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How to Get Out of Something That Just Isn`t Working

How to Get Out of Something That Just Isn`t Working

Sometimes in car accidents, the vehicles involved become so entangled and crushed that people inside need to be extricated in order to be saved. Firefighters use the “jaws of life” along with many other tools to get the patients free, and as a volunteer firefighter, I have helped to do this several times. I have also been a volunteer at a Victim Support Unit, and I think there are some interesting parallels that can be drawn between being extricated from a smashed up car and extricating ourselves from abusive situations or other times when we feel trapped.

The first thing we do as firefighters when we arrive on a scene is size up the situation. We deploy signs to tell motorists that there is an emergency scene ahead. As we drive up, we assess the number and type of vehicles involved — the 9-1-1 calls are not always accurate — and immediately radio for additional resources if we can tell we will need more firefighters or ambulances on the scene. The next two people out of the truck do inner and outer surveys of the scene, looking for victims and checking for hazards that will affect the extrication. Everyone else gets the tools ready.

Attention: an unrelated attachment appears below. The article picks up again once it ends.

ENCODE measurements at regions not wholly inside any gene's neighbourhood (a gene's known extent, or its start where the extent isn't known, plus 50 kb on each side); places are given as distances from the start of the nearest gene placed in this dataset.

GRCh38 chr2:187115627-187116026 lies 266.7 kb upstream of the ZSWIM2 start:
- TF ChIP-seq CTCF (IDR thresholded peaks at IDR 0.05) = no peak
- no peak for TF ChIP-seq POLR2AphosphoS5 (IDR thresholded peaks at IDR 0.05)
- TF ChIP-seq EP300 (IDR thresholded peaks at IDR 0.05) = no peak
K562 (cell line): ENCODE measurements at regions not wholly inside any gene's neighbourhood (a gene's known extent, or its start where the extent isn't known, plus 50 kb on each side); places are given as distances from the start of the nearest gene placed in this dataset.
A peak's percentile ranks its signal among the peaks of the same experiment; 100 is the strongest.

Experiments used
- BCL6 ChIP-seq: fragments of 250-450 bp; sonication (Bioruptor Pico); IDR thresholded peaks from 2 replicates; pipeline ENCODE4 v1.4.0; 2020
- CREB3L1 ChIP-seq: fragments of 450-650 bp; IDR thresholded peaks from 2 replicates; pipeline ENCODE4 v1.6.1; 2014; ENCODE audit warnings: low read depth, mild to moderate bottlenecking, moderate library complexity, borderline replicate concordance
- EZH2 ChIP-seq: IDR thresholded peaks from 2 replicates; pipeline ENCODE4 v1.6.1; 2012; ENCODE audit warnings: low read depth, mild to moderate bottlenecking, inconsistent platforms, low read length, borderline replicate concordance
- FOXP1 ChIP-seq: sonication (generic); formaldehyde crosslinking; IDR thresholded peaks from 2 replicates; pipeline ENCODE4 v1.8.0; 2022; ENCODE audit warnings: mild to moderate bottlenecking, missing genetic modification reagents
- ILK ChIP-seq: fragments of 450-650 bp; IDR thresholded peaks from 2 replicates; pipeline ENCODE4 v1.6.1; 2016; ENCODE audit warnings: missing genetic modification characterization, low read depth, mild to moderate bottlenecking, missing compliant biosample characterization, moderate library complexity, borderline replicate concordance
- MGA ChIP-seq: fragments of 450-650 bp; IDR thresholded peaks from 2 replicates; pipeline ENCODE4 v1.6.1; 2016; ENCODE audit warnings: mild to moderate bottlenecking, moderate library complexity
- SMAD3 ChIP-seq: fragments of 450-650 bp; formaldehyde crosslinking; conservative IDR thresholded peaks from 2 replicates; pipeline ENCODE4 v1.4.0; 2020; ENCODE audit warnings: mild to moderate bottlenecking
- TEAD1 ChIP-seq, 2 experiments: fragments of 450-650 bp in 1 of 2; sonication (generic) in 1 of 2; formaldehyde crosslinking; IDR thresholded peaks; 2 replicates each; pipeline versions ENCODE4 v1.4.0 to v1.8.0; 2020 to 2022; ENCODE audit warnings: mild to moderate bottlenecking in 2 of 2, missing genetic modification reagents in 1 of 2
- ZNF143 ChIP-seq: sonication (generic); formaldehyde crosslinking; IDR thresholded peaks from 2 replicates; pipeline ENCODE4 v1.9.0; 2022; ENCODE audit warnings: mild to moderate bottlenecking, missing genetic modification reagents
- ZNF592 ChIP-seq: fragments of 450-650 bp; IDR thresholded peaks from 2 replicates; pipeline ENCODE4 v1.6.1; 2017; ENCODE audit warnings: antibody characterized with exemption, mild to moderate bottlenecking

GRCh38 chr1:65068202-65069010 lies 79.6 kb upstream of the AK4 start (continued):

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Similarly, you will need to size up your situation. If you are in an abusive relationship, you will need to have a very good plan in place and you’ll need some other resources to leave safely. Contact your local police department, victim support unit or women’s centre so they can help you make a safety plan. There are a great deal of hazards in leaving an abuser, so do not take them lightly. If you are in an unbearable job situation — that is, you feel like you can’t leave but know you must — or considering another major life change, you may also need the support of family and friends. Do some research before changing careers or seek out a career counselor. Size up your money situation so you are clear on your expenses versus desired income. Make a plan for when/how you will leave, apply for other jobs or enroll in training courses. When making any major life change, planning always helps.